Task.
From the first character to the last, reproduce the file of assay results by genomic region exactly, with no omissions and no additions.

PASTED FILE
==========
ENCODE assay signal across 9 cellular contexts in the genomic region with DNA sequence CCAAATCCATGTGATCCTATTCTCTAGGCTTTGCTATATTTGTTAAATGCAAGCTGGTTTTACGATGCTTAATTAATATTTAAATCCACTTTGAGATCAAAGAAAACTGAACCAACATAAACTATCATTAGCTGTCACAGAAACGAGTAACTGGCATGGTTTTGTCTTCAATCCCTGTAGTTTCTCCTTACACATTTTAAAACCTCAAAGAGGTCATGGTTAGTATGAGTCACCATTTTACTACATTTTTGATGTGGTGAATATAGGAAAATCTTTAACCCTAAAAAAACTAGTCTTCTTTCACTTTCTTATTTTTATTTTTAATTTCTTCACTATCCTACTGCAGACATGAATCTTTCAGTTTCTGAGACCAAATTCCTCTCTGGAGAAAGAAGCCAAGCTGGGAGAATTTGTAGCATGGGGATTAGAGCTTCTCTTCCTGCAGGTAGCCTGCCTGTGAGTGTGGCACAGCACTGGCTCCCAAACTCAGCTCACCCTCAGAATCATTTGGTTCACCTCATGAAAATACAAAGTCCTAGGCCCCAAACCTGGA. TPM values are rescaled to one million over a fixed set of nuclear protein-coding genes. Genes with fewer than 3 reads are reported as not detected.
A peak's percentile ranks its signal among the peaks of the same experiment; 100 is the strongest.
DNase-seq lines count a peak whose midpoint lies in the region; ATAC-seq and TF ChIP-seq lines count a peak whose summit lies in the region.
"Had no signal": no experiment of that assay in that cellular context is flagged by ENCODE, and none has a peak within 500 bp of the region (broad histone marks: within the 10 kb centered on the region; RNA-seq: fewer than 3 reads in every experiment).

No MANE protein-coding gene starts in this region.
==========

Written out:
ENCODE assay signal across 9 cellular contexts in the genomic region with DNA sequence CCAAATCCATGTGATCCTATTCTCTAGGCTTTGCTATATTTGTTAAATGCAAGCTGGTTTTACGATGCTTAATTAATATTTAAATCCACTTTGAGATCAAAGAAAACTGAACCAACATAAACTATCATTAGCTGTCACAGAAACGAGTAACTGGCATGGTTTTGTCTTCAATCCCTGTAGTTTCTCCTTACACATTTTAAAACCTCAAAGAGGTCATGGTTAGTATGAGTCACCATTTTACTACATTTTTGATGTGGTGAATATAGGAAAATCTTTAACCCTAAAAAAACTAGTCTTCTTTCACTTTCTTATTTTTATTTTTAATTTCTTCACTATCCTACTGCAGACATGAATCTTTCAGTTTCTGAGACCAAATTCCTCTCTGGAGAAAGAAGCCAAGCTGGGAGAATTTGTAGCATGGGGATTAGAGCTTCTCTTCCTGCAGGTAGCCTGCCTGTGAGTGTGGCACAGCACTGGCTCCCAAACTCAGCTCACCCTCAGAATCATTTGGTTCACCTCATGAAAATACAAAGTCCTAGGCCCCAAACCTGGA. TPM values are rescaled to one million over a fixed set of nuclear protein-coding genes. Genes with fewer than 3 reads are reported as not detected.
A peak's percentile ranks its signal among the peaks of the same experiment; 100 is the strongest.
DNase-seq lines count a peak whose midpoint lies in the region; ATAC-seq and TF ChIP-seq lines count a peak whose summit lies in the region.
"Had no signal": no experiment of that assay in that cellular context is flagged by ENCODE, and none has a peak within 500 bp of the region (broad histone marks: within the 10 kb centered on the region; RNA-seq: fewer than 3 reads in every experiment).

No MANE protein-coding gene starts in this region.